Johnson & Johnson and a talc supplier have been ordered to pay more than $70 million to a California woman who was diagnosed with ovarian cancer after years of using the company’s talcum baby powder products. The verdict is the third consecutive trial defeat for Johnson & Johnson in the litigation over its talcum powder brands.
According to her lawsuit, Deborah Giannecchini used Johnson’s Baby Powder and Shower to Shower for feminine hygiene for 40 years. Giannecchini was diagnosed with ovarian cancer three years ago. She has undergone surgery, radiation treatment, and chemotherapy to treat her cancer. Doctors say that she has an 80% chance of dying within the next two years as a result of her diagnosis.
Following a three week trial in Missouri, jurors ordered Johnson & Johnson to pay $65 million in punitive damages, as well as about 90% of a $2.5 million award for medical expenses and pain and suffering. Imerys Talc America, the supplier of the talc used in Johnson & Johnson’s products, was ordered to pay $2.5 million in punitive damages.
In February of this year, Johnson & Johnson was ordered to pay $72 million to the family of an Alabama woman who died from ovarian cancer after using the company’s talcum powder products. In May, a jury awarded $55 million in damages to a woman who underwent a hysterectomy after years of using Johnson & Johnson’s talcum powder products for feminine hygiene.
Johnson & Johnson is currently facing about 1,700 talcum powder lawsuits in state and federal court by consumers who were diagnosed with ovarian cancer. In addition to the hundreds of lawsuits filed in Missouri, the company also faces about 300 lawsuits in California and another 200 cases in New Jersey state court. A number of lawsuits have also been filed in New Jersey federal court.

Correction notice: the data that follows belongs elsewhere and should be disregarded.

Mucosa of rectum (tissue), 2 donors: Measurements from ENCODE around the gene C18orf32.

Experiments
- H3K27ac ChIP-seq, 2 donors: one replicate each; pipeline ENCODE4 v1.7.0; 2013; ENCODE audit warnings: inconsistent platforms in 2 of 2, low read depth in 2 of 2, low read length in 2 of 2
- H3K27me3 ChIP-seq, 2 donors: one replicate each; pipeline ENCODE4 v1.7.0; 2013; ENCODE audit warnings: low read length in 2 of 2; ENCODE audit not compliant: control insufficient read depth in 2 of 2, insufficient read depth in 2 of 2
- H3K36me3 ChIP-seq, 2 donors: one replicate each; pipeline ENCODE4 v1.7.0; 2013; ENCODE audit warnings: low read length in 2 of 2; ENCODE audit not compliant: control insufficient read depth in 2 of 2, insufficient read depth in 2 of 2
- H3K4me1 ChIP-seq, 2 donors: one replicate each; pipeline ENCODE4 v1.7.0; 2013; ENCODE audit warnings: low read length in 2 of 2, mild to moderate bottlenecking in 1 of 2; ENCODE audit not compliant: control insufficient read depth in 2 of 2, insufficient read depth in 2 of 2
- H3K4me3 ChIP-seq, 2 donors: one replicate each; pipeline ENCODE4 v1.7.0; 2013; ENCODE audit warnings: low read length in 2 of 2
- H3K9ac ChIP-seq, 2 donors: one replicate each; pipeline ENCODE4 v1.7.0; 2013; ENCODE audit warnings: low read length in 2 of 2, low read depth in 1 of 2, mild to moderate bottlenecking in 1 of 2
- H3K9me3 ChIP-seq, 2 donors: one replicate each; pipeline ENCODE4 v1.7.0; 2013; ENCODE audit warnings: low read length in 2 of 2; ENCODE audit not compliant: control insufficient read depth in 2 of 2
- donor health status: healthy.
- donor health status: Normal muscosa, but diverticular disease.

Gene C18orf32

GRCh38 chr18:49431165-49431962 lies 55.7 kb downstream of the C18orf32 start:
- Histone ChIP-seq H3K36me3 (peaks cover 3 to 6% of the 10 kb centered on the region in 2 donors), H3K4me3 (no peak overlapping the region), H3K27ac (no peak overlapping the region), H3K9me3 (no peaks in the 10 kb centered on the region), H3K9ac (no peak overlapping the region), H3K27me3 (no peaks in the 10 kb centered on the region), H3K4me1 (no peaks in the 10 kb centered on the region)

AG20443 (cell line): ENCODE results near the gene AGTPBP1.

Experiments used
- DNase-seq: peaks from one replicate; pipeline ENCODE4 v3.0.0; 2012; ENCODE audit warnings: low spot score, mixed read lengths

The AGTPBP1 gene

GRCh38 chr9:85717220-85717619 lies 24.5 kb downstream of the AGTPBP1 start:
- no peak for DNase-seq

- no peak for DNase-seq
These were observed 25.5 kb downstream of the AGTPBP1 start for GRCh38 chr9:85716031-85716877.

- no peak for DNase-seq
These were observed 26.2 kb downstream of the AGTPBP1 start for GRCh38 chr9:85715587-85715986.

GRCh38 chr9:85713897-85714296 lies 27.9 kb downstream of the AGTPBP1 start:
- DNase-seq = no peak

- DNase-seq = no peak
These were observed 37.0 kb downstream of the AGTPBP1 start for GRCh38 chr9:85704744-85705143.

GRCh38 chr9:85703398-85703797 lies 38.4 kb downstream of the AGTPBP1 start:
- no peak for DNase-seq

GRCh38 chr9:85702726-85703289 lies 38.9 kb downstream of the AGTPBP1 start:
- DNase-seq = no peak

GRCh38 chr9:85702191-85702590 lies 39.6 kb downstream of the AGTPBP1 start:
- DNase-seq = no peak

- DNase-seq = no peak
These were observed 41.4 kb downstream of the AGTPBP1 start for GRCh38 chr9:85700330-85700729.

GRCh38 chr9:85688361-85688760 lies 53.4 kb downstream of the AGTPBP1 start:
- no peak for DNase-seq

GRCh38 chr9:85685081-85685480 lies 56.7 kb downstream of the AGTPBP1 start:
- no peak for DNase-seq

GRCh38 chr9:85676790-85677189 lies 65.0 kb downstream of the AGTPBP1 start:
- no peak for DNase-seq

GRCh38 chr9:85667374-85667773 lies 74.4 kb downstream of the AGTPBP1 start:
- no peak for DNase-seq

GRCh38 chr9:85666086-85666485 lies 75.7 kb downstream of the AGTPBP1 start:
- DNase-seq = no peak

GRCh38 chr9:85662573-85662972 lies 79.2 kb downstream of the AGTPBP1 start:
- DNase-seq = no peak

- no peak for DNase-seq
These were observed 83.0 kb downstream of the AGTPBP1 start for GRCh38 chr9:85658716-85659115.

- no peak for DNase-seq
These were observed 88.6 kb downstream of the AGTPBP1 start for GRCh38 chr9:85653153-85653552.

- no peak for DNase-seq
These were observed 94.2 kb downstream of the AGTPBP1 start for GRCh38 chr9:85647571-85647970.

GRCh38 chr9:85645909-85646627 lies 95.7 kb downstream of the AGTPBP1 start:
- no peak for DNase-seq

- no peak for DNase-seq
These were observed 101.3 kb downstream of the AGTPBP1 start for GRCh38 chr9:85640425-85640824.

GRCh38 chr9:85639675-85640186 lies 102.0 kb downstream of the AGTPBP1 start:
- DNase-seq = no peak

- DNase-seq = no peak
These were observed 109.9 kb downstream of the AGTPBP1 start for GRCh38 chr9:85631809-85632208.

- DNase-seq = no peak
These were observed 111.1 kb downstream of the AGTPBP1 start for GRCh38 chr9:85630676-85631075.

Johnson & Johnson is also facing claims filed by women who have been diagnosed with uterine cancer, also known as endometrial cancer. In June, the husband of an Illinois woman who died from uterine cancer linked to her use of Johnson’s Baby Powder and Shower to Shower filed a lawsuit against the pharmaceutical giant. A California woman who was diagnosed with uterine cancer in 2006 after years of using Johnson & Johnson’s talcum powder products filed a lawsuit against the company in July.
Lawsuits Filed On Behalf of Talcum Powder Users Diagnosed With Ovarian or Uterine Cancers
If you or a loved one were diagnosed with ovarian cancer or uterine cancer after using talcum powder products for feminine hygiene, you may be eligible to file a lawsuit against Johnson & Johnson or other manufacturers of talcum powder products. The first step in taking legal action is to consult with a lawyer who can advise you regarding your legal rights and guide you through the process of filing a claim.
The lawyers at Heygood, Orr & Pearson are currently representing more than 150 women who were diagnosed with ovarian cancer after using talcum powder products. Our law firm has taken on some of the largest corporations in the world on behalf of our clients in cases involving dangerous drugs, defective medical devices, and other consumer products. Our firm believes that when consumers are injured by negligence – whether by a multinational corporation or a single individual – they should be entitle to have their legal interests represented in a court of law.
Heygood, Orr & Pearson has the financial resources to handle personal injury and product liability cases from start to finish. In many instances, our firm has invested hundreds of thousands of dollars in a case in order to take it to trial on behalf of our clients. At Heygood, Orr & Pearson, we are committed to achieving justice for our clients, whatever the cost.
For a free legal consultation to learn more about whether you may qualify to file a lawsuit against Johnson & Johnson or other talcum powder manufacturers, contact the lawyers at Heygood, Orr & Pearson by calling toll-free at 1-877-446-9001. You can also reach us by following the link to our free case evaluation form and answering a few brief questions about your case to get started.